Please view the main text area of the page by skipping the main menu.

Conservatives once close to scandal-hit school operator now maintain distance

A section from a pamphlet for Mizuho-no-kuni Kinen Elementary School created by Moritomo Gakuen. (Mainichi)

Many conservative pundits and intellectuals were used by the nationalist school operator Moritomo Gakuen to advertise an elementary school it had aimed to open in April. Now that the plans for the school's opening have been retracted due to a multi-layered controversy, how do those people feel?

Listed as "People who have visited Moritomo Gakuen," photos of 20 conservative public figures appear on a pamphlet for the group's Mizuho-no-kuni Kinen Elementary School, the construction of which had almost been completed in the Osaka Prefecture city of Toyonaka. In addition to Prime Minister Shinzo Abe's wife, Akie Abe, who had at one point been appointed the school's honorary principal, the faces of ruling Liberal Democratic Party veteran lawmaker Yoshitada Konoike -- who has been suspected of giving political favors to Moritomo Gakuen's president, Yasunori Kagoike, for the latter to obtain a sweetheart land deal -- and other public conservatives surround a section in the pamphlet listing the school's history and other information.

The Mainichi Shimbun contacted those whose photos were found on the pamphlet, or who had given lectures at a kindergarten also run by Moritomo Gakuen, in writing or by phone.

Since reports emerged alleging that Moritomo Gakuen had received an unusual and massive discount on state-owned land on which to build the elementary school, Akie Abe has done a complete turnaround, creating distance between herself and the school operator.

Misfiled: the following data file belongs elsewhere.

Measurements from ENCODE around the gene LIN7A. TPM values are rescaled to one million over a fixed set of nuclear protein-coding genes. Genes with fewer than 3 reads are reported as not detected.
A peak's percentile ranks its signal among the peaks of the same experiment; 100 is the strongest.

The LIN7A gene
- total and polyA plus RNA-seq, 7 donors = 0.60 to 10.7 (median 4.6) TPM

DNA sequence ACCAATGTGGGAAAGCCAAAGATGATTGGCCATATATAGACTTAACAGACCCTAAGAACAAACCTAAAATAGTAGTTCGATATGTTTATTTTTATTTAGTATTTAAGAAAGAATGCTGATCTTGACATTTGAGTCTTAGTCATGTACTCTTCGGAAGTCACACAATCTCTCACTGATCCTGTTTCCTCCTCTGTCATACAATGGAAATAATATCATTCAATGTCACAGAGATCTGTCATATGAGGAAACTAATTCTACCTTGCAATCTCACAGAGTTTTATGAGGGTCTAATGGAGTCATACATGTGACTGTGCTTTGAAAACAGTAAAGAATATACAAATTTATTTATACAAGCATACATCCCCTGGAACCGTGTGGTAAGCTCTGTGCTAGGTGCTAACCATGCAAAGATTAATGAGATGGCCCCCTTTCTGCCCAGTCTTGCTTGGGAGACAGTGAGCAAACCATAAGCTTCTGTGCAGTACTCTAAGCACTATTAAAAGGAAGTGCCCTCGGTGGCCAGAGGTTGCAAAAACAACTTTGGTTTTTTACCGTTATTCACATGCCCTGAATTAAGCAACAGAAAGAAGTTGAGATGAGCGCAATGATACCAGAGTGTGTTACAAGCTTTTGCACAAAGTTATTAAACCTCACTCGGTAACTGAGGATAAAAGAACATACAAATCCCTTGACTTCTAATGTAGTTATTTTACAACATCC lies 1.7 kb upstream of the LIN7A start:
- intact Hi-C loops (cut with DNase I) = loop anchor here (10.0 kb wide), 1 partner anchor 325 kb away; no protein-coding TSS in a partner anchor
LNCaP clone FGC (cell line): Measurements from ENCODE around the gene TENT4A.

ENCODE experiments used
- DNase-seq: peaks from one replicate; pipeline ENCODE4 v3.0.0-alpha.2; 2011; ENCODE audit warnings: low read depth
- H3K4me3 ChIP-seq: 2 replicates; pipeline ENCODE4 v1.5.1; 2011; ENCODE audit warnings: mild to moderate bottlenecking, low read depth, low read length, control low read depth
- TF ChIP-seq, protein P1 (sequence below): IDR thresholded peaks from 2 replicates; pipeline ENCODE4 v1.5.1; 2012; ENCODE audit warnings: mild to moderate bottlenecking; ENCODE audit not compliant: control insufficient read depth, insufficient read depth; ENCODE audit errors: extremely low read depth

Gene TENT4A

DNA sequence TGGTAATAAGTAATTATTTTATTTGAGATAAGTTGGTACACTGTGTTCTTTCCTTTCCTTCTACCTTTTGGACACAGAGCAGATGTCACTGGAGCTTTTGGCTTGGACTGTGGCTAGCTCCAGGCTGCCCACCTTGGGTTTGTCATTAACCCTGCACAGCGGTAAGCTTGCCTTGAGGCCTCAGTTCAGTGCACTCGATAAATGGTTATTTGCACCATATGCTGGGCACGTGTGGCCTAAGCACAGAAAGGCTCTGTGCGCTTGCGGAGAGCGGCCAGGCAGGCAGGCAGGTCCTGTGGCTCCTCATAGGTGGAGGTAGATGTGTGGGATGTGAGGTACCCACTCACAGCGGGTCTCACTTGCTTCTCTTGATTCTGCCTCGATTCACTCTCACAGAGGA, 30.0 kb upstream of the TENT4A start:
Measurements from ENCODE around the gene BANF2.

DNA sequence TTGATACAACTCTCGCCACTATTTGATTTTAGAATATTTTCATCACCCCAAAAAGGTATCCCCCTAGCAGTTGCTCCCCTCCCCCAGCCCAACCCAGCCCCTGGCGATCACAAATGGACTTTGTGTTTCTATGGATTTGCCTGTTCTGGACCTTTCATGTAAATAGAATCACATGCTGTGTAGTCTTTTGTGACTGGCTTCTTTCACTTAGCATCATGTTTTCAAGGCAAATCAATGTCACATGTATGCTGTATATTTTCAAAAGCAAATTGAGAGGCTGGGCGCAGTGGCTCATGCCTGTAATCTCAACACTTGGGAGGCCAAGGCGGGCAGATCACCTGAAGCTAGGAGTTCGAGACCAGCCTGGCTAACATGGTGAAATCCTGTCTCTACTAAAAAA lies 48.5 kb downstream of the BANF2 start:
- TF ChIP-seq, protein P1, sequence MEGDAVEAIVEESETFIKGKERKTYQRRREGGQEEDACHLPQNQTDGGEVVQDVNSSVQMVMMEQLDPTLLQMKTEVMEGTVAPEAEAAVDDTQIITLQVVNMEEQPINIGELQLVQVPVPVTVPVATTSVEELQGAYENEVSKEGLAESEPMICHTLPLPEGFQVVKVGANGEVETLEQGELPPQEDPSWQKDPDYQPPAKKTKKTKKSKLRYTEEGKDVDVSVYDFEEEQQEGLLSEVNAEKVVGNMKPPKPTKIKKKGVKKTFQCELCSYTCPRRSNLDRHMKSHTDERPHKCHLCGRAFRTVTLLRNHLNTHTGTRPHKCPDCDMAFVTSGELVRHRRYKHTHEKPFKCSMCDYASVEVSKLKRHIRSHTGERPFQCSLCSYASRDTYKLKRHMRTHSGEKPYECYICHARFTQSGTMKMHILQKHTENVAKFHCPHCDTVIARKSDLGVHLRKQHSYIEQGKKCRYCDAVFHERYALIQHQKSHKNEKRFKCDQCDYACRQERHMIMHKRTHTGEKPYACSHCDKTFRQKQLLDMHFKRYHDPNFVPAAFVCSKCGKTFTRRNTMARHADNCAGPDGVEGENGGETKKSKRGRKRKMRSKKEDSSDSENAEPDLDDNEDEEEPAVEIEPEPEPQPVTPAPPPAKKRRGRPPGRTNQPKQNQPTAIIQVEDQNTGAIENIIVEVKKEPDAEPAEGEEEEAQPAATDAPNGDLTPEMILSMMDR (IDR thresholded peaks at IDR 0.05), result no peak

In September 2015, she had given a lecture at Tsukamoto Kindergarten in Osaka's Yodogawa Ward, where the pupils are made to recite the Imperial Rescript on Education issued by Emperor Meiji in 1890, which is linked to militaristic education in prewar Japan. Later on her Facebook page, Akie wrote, "The pupils were very well-behaved and full of energy." She was set to be the honorary principal of Mizuho-no-kuni Kinen Elementary School, whose opening by Moritomo Gakuen was scheduled for next month, but stepped down from the position after the controversy came to light.

Akie Abe has since refused to be interviewed by the media, but at an event in Tokyo held March 7, she said, "I'm really confused about why I'm in this position right now, and why I've attracted so much attention." She also said, "My husband is facing a lot of challenges right now, including being attacked by the opposition in the Diet."

Mizuho-no-kuni Kinen Elementary School had been collecting donations in the name of Abe Shinzo Kinen (commemorative) Elementary School. When the scandal first emerged on Feb. 17, the prime minister told the Diet, "My way of thinking seems to have resonated with (the president of Moritomo Gakuen)," He also said, "I've heard from my wife that Moritomo Gakuen's teachers have a tremendous passion for education."

Later, however, Abe criticized Kagoike, Moritomo Gakuen's president, for using his name without permission to collect donations, saying, "As an educator, such behavior is questionable."

When asked about the use of their photos on Mizuho-no-kuni Kinen Elementary School's pamphlets, Hidetsugu Yagi, a professor of constitutional law at Reitaku University who is said to be a chief strategist behind Prime Minister Abe, and Terumasa Nakanishi, professor emeritus at Kyoto University, both denied endorsing the school or giving the school permission to use their images.

"I came away with the impression that Mr. Kagoike was someone who believed anything goes as long as you label it patriotic," said Yagi, who gave a lecture at Tsukamoto Kindergarten in 2014. "I do not want to be lumped together with pseudo-conservatives."